Toronto tech startups once again broke venture funding records, raising over $1.6 billion through 53 deals in Q3 2021, according to the latest report from Hockeystick and briefed.in.
Per Hockeystick and briefed.in data, Toronto tech funding has soared to a new record in every quarter of 2021 so far. The $1.64 billion raised in Q3 2021 represents a 12 percent increase from the previous quarter, and a 431 percent increase year-over-year. The strong Q3 performance also preserved Toronto’s first-place lead in Canadian tech in terms of dollars raised.
“I’m seeing many VCs who previously focused almost entirely on the Bay Area and New York turn their attention north, especially to Toronto.”
Matt Cohen, the founder and managing partner of Ripple Ventures, believes Toronto’s record-busting Q3 is a sign that investor interest in the city’s startups has turned a corner.
“Toronto is no longer a second thought for VCs, and this is reflected in how it’s matching other startup hubs’ incredible funding growth this year,” Cohen told BetaKit.
As of the end of Q3, Toronto startups have raised a cumulative $4.1 billion this year, surpassing the total investment raised in 2020 by 281 percent. Laura Lenz, partner at OMERS Ventures, said the continued boost in funding can be partly attributed to an increase in round sizes for Toronto startups.
“It’s a founder’s market, meaning rounds are being raised quickly and at high valuation multiples – 20x forward revenue is not uncommon,” Lenz said. “With a massive amount of supply in the market, round sizes are getting larger.”
The largest deals closed in the region during Q3 included Clearco’s $268 million Series C round of funding, Deep Genomics’ $226 million Series C round of funding, and FreshBooks’ $163 million Series E financing round.
Artificial intelligence was the most active quarter in Toronto during Q3, accounting for 17 percent of deal volume. SaaS, FinTech, and healthtech were also among the most active sectors during the quarter.
“Toronto’s reputation in AI has long been the highlight of its tech ecosystem,” Cohen said. “VCs are finally catching on to the incredible innovation going on in healthtech, FinTech, and also logistics.”
The three largest rounds contributed significantly to Toronto’s record-setting Q3, but only accounted for approximately 40 percent of all investment in the region, indicating that funding was spread healthily across deals.
Though investment in the region has continued to skyrocket, deal volume continued to decrease. The 53 deals closed in Toronto during Q3 represent a 22 percent decrease from last quarter, but still an eight percent increase year-over-year. Since reaching a high of 79 deals in Q1 2021, deal volume has fallen each quarter in Toronto.
“Total funding dollars outpacing the number of rounds tracks with the broader funding trends, where late-stage mega-rounds have dominated the overall amount of funding going into startups,” Cohen said.
Lenz also noted the slowdown in deals may be explained by VCs clustering around the city’s “outperformers,” meaning companies that have a “great founding team, a massive market they are disrupting, or impressive month-to-month revenue growth.”
“This that OVO, that SZN, this that [mature] Toronto”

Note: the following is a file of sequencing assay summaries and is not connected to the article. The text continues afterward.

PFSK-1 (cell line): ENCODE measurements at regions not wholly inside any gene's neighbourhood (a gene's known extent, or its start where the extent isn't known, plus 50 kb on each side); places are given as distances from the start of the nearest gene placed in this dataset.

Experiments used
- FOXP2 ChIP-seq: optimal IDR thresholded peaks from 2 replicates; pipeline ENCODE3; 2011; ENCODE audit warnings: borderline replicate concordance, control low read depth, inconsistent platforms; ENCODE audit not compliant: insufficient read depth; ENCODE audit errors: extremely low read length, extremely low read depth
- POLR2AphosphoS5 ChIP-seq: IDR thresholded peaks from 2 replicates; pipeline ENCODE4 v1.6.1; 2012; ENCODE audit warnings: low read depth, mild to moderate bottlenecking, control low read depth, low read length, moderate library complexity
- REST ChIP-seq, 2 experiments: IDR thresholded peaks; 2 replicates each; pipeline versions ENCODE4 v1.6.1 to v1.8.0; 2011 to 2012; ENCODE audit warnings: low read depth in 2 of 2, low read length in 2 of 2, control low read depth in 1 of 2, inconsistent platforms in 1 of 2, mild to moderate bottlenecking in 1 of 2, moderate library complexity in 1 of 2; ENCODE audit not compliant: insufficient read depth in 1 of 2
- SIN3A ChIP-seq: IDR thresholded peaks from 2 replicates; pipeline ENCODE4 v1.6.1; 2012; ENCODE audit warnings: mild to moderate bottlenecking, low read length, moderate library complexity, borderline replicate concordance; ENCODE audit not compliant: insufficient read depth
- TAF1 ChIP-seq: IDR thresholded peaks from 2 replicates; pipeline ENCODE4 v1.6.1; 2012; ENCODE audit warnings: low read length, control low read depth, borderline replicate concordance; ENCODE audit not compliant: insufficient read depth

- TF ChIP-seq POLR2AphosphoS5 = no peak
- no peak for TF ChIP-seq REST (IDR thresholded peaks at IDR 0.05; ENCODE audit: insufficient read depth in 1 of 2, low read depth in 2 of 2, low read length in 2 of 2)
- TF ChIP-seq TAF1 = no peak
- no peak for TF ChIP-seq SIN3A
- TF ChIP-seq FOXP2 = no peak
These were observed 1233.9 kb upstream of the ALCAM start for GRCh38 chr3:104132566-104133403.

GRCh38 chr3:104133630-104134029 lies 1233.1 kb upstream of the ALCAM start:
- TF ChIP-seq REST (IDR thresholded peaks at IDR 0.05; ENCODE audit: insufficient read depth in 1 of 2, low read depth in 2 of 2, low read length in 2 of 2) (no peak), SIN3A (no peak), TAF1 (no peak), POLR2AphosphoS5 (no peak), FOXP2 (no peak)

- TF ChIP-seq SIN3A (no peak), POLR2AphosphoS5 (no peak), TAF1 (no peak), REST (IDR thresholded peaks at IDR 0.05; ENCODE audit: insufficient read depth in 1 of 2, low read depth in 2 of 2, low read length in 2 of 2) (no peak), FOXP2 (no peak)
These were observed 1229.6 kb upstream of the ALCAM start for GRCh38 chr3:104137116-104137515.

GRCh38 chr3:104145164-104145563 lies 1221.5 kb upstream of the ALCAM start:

Of the 53 deals closed in Toronto during Q3 2021, eight were pre-seed-stage and 17 were seed-stage, which, when combined, equates to nearly half of all deal volume. Though this represents a decline from last quarter, Lenz said the city’s early-stage tech ecosystem is still stronger than she has ever seen.
“Many early-stage companies decide to disclose their funding round at a later date, so this might not yet give us a clear picture,” she added.
Of all the seed-stage companies in Toronto, 72 percent have managed to raise a Series A round within the standard 18 months following their seed rounds, according to Hockeystick and briefed.in. In Q3, 12 Series A deals closed in the city.
A total of 11 Toronto late-stage (Series B and above) deals closed during the third quarter, up from the eight late-stage deals closed in Q2. Eight of these late-stage deals were Series B rounds, including Gatik’s $107 million Series B funding round, Properly’s $44 million Series B funding round, and Fresh Prep’s $21 million Series B funding round.
Lenz said the increase in late-stage activity demonstrates the maturity of the wider Canadian tech ecosystem.
“Three years ago, Series B deals were roughly 10 percent of the deal volume, now it is almost double that, demonstrating that Canadian companies have the team and aspiration to scale,” she said.
Bay Area attention
Toronto’s frothy market for tech valuations has made it an increasingly attractive city for global investors this year. According to briefed.in data, Y Combinator, Global Founders Capital, and Techstars are now some of the most active VCs in Toronto. In Q3, foreign investors such as SoftBank and Accomplice were also participants in some of the city’s largest venture rounds.
“I’m seeing many VCs who previously focused almost entirely on the Bay Area and New York turn their attention north, especially to Toronto,” Cohen said, adding that Canadian investors are also uniquely suited to take advantage of Toronto’s current tech boom.
Cohen noted that even if the Toronto market starts to pull back in 2022, investors may continue supporting deals in the city given “how financially sound so many of the startups are.”
“There’s a strong builder ethos here, and in this era of soaring valuations, VCs are finding some great investment opportunities in financially disciplined Canadian startups,” he said.
BetaKit is a Hockeystick Tech Report media partner.